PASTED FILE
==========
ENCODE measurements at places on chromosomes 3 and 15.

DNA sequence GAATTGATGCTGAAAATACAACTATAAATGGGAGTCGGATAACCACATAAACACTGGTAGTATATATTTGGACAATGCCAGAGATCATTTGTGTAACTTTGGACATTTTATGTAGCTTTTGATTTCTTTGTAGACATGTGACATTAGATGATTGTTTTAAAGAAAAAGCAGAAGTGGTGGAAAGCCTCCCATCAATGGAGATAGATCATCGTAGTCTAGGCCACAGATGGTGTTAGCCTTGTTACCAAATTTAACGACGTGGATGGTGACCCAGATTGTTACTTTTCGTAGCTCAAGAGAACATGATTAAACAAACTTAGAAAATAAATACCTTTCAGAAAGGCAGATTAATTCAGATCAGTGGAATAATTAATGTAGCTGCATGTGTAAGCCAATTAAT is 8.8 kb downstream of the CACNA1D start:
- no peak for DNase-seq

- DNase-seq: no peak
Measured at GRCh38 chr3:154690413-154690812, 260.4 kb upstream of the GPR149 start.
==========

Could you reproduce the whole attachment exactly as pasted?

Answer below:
ENCODE measurements at places on chromosomes 3 and 15.

DNA sequence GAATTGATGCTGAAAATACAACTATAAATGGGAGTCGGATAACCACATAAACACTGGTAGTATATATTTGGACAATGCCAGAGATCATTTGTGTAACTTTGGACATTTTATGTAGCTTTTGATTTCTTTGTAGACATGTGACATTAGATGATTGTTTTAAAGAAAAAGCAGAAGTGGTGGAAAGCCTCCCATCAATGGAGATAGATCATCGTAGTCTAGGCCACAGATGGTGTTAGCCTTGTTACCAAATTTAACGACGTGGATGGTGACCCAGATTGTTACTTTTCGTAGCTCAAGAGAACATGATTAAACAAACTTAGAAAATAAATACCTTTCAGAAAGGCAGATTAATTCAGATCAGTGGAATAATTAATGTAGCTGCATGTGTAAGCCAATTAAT is 8.8 kb downstream of the CACNA1D start:
- no peak for DNase-seq

- DNase-seq: no peak
Measured at GRCh38 chr3:154690413-154690812, 260.4 kb upstream of the GPR149 start.